July 11, 2023

Bake the profit in

I loved this reminder from @Jason Fried this morning, that your main ‘competitor’ is your own profitability.

And that put me in mind of the kind of tragedy I see played out over and over again with amazing small businesses.   Tragedy that could be avoided with the right kind of attention to detail at the beginning.

As Fried says, as long as you are profitable, you are winning.

For me, the best way to be sure you are profitable, is to know that every single thing you sell is profitable in it’s own right, every time you sell it.

And I mean truly profitable, net profitable, after all costs have been accounted for.

Here’s how to work that out:

Let’s say I make beautiful sourdough bread, 20 loaves a day for 20 lucky subscribers who pick up daily.

First there’s the obvious costs of ingredients:

I buy these in different quantities, so I split each quantity into the number of loaves I will get from it:

  • 10kg of heritage wholewheat flour at £27 (including postage) gives me 20 loaves at a cost of £1.35 per loaf
  • 25kg of sea salt  at £20.95 will season 1923 loaves, at a cost of 1p per loaf
  • 10l of water at 14p per litre, will make 20 loaves at 7p per loaf.

I use 100g of sourdough starter for each loaf, made up of 50g rye flour and 50ml water.

  • 25kg of rye flour at £34 (including postage) will start 500 loaves at 6.8p per loaf.
  • A litre of water at 14p will start my 20 loaves at 0.7p per loaf.

So far then, the ingredients for my sourdough loaf cost me 1.35+ 0.01 + 0.068 + 0.077  = £1.51

But I haven’t allocated all my costs yet:

  • Wastewater – for every litre I use baking, I use about 900ml in washing up.  At 90p per litre this means 81p in total, or 4p per loaf.
  • There’s a fixed charge for water and wastewater of 6p and 18p per day respectively, so 24p per day, or 1.2p per loaf.
  • Obviously I cook my loaves, so there will be fuel costs.  I use an electric fan oven, and cook my bread for an hour, so that comes to about 45p per batch of 4 loaves, or 12p per loaf.

That takes us up to 1.51 + 0.04 + 0.012 + 12 = £1.69 per loaf.

And I still haven’t allocated all my costs:

I bake my loaves on trays lined with parchment paper, 2 loaves per tray

  • 10m of parchment paper at £1.45 will do 28 trays, or 56 loaves, so comes to 3p per loaf.
  • My 2 aluminium baking trays cost me  £13.50 each, and will last me at least 5 years. At 200 baking days a year, with 20 loaves per day, that comes to 20,000 loaves, or 0.135p per loaf.
  • The 8 bannetons I prove my bread in cost me £11.39 each and likewise should last me 5 years.  That adds about 0.5p per loaf.
  • I mix my dough in a couple of 12l stainless steel bowls, at £21.99 each.  That adds another 0.22p per loaf.
  • My dough scraper cost £1.20 and should last me 2 years, which adds 0.15p per loaf.
  • I invested in 2 heat-resistant oven gloves with fingers at £13.99 each. That adds another 0.014p per loaf.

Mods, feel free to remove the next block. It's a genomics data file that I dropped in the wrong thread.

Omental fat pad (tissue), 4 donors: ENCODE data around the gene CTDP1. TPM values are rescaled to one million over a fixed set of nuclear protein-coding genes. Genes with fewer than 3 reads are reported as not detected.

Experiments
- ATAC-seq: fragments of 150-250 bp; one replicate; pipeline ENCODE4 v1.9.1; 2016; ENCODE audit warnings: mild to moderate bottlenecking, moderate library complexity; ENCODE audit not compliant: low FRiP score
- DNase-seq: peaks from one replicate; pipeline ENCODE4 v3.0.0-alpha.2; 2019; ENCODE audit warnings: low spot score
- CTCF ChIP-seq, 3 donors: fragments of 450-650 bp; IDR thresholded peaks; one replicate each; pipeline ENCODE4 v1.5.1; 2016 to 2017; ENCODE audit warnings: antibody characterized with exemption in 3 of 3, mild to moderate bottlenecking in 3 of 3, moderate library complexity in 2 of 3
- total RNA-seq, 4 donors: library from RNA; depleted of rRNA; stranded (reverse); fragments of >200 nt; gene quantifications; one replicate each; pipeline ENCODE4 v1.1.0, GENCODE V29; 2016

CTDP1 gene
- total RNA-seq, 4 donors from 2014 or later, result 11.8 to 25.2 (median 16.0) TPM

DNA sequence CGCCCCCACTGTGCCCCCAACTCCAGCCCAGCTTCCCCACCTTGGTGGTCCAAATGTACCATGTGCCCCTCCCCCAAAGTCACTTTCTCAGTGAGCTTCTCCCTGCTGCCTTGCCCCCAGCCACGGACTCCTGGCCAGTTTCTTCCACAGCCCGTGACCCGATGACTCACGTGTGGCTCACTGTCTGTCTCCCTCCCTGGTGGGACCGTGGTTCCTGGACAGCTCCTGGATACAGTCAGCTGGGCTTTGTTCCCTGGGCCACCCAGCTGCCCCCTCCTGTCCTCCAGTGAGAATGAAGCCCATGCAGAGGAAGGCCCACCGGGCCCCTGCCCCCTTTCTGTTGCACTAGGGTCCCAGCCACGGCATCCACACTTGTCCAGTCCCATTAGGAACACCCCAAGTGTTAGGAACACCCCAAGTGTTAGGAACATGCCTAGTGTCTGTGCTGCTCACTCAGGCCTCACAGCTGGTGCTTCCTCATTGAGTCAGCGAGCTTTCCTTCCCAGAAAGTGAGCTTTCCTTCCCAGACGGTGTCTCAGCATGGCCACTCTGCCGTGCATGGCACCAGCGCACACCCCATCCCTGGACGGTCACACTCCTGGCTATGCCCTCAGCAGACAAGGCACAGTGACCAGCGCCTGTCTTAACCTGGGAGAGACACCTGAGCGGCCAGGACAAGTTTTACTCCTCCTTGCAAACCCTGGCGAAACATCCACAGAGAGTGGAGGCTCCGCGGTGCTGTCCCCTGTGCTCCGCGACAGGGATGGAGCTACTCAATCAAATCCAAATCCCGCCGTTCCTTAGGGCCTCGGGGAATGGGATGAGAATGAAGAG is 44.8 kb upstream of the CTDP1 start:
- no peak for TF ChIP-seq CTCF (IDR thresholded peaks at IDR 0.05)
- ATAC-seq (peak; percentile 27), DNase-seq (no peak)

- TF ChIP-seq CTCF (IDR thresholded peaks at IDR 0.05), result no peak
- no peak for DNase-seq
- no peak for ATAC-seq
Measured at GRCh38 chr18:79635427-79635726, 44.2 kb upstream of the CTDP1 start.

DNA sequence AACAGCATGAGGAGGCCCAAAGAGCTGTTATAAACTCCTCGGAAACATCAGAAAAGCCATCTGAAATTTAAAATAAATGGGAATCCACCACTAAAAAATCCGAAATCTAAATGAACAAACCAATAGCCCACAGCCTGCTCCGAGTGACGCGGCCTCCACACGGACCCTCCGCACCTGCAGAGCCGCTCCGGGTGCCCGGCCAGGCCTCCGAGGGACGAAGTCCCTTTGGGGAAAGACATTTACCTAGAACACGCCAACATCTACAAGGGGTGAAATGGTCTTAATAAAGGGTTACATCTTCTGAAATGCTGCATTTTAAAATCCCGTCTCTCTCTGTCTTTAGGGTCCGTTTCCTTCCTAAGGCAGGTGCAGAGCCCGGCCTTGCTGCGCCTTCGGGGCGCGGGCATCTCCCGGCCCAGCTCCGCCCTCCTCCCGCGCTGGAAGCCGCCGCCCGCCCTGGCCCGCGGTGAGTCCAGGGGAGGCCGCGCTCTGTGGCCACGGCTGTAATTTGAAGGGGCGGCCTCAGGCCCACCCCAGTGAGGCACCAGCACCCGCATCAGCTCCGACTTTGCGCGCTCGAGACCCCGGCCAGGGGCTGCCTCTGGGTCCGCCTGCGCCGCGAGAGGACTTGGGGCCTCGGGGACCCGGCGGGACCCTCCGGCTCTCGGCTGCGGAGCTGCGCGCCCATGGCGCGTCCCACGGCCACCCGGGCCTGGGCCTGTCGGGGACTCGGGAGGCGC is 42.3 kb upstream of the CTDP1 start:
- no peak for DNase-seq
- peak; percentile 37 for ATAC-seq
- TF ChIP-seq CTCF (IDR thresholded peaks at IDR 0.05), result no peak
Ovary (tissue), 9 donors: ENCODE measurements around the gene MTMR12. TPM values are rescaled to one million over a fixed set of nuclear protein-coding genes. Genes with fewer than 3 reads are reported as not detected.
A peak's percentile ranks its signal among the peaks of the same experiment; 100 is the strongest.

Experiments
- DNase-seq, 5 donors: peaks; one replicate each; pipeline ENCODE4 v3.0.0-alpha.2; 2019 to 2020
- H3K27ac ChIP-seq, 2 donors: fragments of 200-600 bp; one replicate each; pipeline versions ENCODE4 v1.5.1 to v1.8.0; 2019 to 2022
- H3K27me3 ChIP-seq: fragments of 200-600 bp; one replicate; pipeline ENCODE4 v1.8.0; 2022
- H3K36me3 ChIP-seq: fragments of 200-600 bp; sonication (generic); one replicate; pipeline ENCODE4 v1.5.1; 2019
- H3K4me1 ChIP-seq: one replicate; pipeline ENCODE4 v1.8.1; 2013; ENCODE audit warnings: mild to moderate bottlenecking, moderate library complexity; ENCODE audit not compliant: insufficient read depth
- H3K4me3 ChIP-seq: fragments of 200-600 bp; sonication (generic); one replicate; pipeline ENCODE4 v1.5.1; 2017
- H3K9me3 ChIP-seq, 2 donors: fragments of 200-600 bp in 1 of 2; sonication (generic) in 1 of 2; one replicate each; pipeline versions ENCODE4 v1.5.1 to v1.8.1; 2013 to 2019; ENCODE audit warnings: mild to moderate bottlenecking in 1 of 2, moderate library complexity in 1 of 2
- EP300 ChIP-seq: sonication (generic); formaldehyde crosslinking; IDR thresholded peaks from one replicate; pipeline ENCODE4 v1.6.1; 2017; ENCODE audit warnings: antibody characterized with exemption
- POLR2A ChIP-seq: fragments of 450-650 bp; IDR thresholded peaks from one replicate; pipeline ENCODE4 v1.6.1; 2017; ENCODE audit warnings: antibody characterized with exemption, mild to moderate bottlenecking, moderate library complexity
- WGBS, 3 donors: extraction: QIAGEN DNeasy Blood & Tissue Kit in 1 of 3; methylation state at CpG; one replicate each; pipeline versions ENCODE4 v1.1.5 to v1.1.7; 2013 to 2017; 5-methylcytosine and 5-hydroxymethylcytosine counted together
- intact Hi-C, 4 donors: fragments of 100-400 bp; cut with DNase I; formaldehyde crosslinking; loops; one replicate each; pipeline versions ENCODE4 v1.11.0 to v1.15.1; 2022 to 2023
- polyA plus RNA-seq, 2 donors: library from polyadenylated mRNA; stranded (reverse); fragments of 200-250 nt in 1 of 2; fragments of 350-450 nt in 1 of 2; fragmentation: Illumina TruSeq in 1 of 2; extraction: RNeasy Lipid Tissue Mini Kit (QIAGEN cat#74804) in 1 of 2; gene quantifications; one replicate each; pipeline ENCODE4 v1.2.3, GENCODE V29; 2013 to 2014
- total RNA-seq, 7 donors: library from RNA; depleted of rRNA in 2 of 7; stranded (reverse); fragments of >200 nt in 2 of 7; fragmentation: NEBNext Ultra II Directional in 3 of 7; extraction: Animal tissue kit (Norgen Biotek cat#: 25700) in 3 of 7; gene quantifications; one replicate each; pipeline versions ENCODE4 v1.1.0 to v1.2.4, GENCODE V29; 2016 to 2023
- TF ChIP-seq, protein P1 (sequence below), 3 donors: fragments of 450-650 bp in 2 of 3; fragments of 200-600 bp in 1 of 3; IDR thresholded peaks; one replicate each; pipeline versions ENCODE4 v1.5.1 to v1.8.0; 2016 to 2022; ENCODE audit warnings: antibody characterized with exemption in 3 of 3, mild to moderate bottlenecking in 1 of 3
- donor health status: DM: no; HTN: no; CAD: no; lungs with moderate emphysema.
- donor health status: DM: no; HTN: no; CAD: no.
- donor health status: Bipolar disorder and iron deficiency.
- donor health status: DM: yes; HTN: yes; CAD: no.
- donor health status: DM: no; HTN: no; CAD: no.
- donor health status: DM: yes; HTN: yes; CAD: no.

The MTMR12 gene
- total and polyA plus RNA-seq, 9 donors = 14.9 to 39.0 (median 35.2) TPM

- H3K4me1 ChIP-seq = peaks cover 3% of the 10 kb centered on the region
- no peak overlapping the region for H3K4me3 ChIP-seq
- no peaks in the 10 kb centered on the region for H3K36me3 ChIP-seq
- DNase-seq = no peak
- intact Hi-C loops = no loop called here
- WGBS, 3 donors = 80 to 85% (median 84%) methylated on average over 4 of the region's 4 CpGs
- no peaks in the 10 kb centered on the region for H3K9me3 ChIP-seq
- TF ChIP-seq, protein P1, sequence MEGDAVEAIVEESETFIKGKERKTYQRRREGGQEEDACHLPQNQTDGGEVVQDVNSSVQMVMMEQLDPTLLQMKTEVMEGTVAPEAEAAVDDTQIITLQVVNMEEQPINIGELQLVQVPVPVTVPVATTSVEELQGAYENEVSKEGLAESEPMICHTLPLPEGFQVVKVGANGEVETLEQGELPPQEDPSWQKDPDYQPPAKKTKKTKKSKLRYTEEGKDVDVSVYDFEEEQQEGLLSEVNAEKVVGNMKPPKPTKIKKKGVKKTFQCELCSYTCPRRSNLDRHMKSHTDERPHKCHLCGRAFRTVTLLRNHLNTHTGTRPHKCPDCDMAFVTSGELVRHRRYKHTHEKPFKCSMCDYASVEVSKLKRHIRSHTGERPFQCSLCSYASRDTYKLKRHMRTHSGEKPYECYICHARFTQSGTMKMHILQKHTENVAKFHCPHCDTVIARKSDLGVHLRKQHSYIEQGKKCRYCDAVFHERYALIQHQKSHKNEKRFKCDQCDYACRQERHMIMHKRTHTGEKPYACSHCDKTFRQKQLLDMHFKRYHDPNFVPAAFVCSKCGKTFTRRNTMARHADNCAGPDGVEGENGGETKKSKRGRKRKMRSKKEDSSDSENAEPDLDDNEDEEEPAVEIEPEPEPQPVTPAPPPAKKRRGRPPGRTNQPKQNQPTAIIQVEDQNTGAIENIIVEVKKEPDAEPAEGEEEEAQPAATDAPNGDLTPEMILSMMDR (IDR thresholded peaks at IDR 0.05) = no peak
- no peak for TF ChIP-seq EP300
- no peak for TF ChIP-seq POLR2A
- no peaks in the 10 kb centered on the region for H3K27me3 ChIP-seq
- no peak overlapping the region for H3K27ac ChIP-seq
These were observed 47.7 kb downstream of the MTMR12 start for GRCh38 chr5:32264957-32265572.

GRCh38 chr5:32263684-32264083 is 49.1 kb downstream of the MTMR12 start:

These are tiny amounts, but together, add another 4.2p per loaf.

We’re now up to £1.73 per loaf.

And I still have to add costs for maintaining my sourdough starter (feeding it, keeping it somewhere where it can grow); cleaning up (washing up liquid, wipes etc.); wrapping the loaves (paper or paper bags); selling the loaves (point of sale system subscription or commission, website, marketing (even something as simple as an A board costs money, uses chalks and wears out); heating and/or lighting my kitchen; wear and tear on my worksurfaces etc., etc.

Let’s say that adds another 5p per loaf.

And finally my time.  Which I work out by looking at how much I would have to pay someone else to do it – this is pretty much the minimum wage at the moment, so I decide to pay myself the same for now £10.18 per hour. My 20 loaves a day takes a total of 4 hours to make, bake, and wrap. So that’s £2.04 a loaf.

So now we’re up to £3.82 per loaf.

I do this in my own kitchen at the moment, so there’s no rent. But it’s worth pretending that there is rent to pay right from the off. So I look up how much it would cost to hire a dark kitchen. I can find a 170 sq ft one on Bermondsey for £2,600 per month ex VAT. My own kitchen is half that size, so I halve that figure. I only use it for half a day too, so I halve that again, to get a notional rent of £650 per month.

Divided among my 430 loaves a month, that adds £1.51 per loaf.

So my final total cost per loaf is £5.33

Now I need to add a profit to that.

I know I’ve covered all my costs per loaf, so I can experiment with this, to see what my market will bear.

Whether it’s 30p or 70p or £1.70 per loaf, what matters is that I know it’s all profit.

And that profit margin will only increase as I increase production, buy in more bulk, and spread my fixed costs across more loaves – until I have to rent a bigger kitchen, when it would pay to go through this exercise again.

Doing this exercise in such excruciateing detail is undoubtedly a faff.

But it pays off.

Because by the end of it you have a complete and intimate understanding of what it actually costs you to make the thing you make (whether that’s a product or a service), and that means you can charge the right profitable price for it from the very beginning.

If you don’t – and I’ve seen too many small businesses do this – growth turns into tragedy, because all you’re doing is losing money faster.  Chasing sales, when what matters is profit.

Bake profit into each and every item you sell and you can relax, knowing that your profitability gets better as you grow.

That way you can be sure of being around to keep the promises you make to the people you seek to serve for as long as they want you.

Discipline makes Daring possible.